ZIMBABWE is set to register a good cotton harvest next year as figures from the Cotton Ginners' Association show that more than 8 000 tonnes of seed have been sold. This is despite the general feeling in some quarters that most farmers would not take up cotton production this season due to low prices at which the crop was bought this year.
According to statistics from the CGA, about 8 200 tonnes of seed have been bought by the merchants, a similar volume of the seed that had been sold this time last season.
This year, cotton output reached 340 000 tonnes, which compares well with a record production of 353 000 tonnes in 2000.
"We are on course for a good harvest," said an official with CGA, an organisation representing cotton merchants. "A lot is happening in the fields and we are quite impressed with the seed uptake. With good rains, we are likely to have good yields.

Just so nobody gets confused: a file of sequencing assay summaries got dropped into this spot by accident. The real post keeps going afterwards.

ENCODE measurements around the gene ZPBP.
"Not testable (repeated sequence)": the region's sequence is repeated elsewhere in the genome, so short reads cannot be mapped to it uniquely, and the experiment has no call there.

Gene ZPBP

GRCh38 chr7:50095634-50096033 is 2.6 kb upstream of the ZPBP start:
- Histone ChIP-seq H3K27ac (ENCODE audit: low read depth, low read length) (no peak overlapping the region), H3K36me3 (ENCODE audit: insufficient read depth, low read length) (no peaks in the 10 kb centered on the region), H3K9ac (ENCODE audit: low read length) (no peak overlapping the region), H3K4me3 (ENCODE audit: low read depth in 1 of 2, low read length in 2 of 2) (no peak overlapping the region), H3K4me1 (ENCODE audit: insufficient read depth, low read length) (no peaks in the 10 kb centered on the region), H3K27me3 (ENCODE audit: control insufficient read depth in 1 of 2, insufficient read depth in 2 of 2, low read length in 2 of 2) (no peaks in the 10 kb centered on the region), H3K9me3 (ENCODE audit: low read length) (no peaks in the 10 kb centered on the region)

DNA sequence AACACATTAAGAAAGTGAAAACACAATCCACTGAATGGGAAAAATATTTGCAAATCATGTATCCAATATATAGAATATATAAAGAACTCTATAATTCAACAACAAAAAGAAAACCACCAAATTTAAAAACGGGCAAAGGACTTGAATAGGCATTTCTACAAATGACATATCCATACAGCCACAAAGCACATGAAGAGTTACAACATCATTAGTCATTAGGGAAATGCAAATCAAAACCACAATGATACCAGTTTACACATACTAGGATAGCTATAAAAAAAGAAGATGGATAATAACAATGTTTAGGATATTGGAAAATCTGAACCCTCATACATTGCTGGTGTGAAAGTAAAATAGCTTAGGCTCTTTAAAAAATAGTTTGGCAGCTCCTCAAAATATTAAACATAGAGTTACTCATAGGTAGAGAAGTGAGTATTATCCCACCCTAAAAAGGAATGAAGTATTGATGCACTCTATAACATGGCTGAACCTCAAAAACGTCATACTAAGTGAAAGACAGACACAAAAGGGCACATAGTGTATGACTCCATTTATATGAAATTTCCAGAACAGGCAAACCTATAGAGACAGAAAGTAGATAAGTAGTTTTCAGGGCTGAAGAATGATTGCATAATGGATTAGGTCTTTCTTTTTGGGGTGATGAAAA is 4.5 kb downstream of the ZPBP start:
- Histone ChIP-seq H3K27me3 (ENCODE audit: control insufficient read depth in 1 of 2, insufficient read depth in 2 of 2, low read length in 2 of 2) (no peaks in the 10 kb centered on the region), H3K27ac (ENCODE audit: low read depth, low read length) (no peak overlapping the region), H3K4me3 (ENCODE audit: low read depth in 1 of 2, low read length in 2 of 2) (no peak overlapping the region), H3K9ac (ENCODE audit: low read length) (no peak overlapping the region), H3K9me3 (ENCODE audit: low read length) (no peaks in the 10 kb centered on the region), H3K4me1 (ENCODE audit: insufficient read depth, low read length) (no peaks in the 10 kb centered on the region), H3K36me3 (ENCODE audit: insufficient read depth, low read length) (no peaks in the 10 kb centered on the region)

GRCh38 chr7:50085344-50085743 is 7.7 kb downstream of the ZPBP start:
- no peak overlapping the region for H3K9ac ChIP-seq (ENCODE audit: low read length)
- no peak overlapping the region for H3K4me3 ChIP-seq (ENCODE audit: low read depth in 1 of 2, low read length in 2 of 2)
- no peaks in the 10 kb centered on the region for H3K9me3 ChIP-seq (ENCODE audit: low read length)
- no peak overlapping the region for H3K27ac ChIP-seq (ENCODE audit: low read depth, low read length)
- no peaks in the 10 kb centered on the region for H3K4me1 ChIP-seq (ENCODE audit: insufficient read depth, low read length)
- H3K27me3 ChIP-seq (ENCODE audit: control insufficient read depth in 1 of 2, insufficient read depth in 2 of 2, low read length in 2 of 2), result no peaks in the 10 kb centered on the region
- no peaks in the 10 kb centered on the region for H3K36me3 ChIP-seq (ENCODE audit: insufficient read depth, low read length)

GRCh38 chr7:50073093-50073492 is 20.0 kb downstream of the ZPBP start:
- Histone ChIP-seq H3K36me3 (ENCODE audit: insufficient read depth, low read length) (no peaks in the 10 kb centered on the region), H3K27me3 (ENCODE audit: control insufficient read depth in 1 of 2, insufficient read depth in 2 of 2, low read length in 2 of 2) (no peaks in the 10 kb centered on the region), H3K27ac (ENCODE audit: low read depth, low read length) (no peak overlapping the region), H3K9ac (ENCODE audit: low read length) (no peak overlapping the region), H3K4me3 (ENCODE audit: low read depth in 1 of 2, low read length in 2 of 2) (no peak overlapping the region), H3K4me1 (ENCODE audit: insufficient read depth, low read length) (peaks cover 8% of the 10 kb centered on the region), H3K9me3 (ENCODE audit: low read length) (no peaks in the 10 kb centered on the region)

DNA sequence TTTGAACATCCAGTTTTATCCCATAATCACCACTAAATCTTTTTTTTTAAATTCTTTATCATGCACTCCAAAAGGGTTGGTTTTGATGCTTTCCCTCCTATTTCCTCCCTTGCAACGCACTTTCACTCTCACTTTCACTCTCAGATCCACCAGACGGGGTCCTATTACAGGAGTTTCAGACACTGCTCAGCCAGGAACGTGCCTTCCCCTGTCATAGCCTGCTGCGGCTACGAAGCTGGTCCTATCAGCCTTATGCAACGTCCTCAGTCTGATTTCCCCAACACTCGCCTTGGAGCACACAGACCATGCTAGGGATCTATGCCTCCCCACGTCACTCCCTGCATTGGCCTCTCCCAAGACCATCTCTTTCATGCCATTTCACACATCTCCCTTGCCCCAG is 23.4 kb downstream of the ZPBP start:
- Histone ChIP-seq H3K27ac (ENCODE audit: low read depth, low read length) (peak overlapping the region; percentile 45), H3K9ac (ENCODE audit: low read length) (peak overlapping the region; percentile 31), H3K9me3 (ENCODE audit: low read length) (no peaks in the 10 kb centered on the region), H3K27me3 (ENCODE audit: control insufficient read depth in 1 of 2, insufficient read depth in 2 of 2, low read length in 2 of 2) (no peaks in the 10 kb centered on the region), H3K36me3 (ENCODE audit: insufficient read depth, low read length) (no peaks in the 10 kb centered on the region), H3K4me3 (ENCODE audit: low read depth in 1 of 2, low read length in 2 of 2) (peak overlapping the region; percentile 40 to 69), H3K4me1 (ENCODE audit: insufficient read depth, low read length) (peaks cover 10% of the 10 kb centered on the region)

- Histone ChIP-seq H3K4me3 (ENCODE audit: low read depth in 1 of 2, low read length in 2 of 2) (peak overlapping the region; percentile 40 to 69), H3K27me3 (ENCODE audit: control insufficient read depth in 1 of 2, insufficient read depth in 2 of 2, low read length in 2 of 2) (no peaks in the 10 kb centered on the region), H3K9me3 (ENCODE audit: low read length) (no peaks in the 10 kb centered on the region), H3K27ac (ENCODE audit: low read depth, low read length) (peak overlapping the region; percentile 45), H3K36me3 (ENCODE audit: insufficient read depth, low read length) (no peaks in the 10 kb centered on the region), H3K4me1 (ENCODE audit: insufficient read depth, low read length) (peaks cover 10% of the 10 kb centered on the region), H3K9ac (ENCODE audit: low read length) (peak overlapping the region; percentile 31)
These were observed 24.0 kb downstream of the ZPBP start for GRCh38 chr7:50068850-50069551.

"Our main focus is on enhancing yields and quality to counter potential low international prices. Our members have responded to this cause by deploying more field officers to impart knowledge to farmers on viable farming practices to achieve good yields."
Government had projected cotton output would decline from 340 000 tonnes to 283 000 tonnes this year, because the fall in the international price of cotton, from about US$0,85c in 2011 to US$0,45c this year, would have a negative bearing on cotton production.
This year's selling season was delayed as farmers and ginners disagreed on the lint prices.
The delay compromised contract farming loan recovery rates as some farmers opted to side-market their produce to buyers who were offering better prices.
Last year, contractors invested US$43 million in financing cotton production through various contract farming schemes.